San Rights on the political agenda in Angola

March 2007 -

Thanks to lobbying by a local organization, the Angolan government has finally promised that it will develop policy to protect the San, the first inhabitants of southern Africa. Their extremely poor living conditions will be discussed during a conference in Lubango in early April 2007.

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San in Quipunge, Huila

Like in many African countries, recognition of indigenous rights has never been a point on Angola's political agenda. A policy of this type is not in keeping with the project of nationalization in this culturally diverse country, and it was believed that it could trigger ethnic conflicts. 'Um só povo, uma só nação' (one people, one nation), was always the motto. Moreover, all black Africans were considered indigenous; the process of emancipation focused on being freed from the bonds of colonization.

But of all the population groups in Angola, the San have suffered the most from the war that lasted nearly thirty years and that came to an end in 2002. The South Africans who violently invaded southern Angola in the 1980s used the San as trackers during their military expeditions. The war also robbed the San of their traditional existence as hunters and collectors. Discrimination made their isolation complete.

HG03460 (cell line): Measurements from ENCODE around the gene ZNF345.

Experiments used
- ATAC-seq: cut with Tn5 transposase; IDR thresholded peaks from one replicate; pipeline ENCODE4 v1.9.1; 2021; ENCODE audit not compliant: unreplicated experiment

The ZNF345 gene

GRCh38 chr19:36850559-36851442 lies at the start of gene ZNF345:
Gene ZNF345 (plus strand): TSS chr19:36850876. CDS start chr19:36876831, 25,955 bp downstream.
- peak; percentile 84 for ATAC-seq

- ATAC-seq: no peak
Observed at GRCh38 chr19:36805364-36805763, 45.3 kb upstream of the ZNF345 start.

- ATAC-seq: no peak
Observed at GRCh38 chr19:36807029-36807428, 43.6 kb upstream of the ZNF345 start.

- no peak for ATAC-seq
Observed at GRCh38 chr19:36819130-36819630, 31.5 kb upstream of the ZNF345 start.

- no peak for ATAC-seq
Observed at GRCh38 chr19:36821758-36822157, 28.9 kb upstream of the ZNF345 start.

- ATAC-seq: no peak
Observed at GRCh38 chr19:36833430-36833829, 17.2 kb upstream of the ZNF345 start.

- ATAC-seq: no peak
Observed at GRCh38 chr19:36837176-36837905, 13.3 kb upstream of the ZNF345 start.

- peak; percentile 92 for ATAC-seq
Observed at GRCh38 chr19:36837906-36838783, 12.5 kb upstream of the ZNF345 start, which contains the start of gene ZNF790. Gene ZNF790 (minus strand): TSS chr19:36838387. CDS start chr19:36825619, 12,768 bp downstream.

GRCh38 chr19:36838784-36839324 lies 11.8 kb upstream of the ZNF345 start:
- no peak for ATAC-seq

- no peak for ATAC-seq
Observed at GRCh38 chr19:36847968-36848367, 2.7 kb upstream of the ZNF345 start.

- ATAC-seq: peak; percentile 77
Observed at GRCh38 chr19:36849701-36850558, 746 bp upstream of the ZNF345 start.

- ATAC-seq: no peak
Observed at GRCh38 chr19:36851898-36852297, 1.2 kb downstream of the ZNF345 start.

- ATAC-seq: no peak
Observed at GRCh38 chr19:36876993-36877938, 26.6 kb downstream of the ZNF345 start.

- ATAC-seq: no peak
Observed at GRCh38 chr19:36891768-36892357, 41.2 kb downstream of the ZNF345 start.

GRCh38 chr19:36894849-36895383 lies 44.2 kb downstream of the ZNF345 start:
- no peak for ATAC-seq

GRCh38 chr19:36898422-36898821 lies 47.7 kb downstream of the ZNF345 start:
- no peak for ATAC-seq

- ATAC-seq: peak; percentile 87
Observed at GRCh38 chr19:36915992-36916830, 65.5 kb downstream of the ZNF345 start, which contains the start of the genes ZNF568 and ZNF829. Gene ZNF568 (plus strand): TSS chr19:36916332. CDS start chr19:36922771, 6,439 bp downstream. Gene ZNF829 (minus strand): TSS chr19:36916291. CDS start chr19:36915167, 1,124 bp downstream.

"Other peoples believe that the San bring bad luck," explains Benedicto Paulo of Ocadec, an Angolan organization that has been concerned with the fate of the San since 2001. "They do not want them entering a kimbo - a traditional village - because this is believed to make their cattle barren. The word San is now a cuss word. This discrimination often leads to a tendency to flee, often in alcohol, and to hide. The San are a traumatized people with many social problems."

Ocadec performed a study of the living conditions of 3500 !Xun San in southern Africa. The results of the study were presented to the government, leading to a delegation's visit to San communities and the promise to develop a policy to protect this population group. The study was documented in Where the First are the Last, a documentary by Namibian filmmaker Richard Pakleppa. Ocadec has joined the regional network, Wimsa.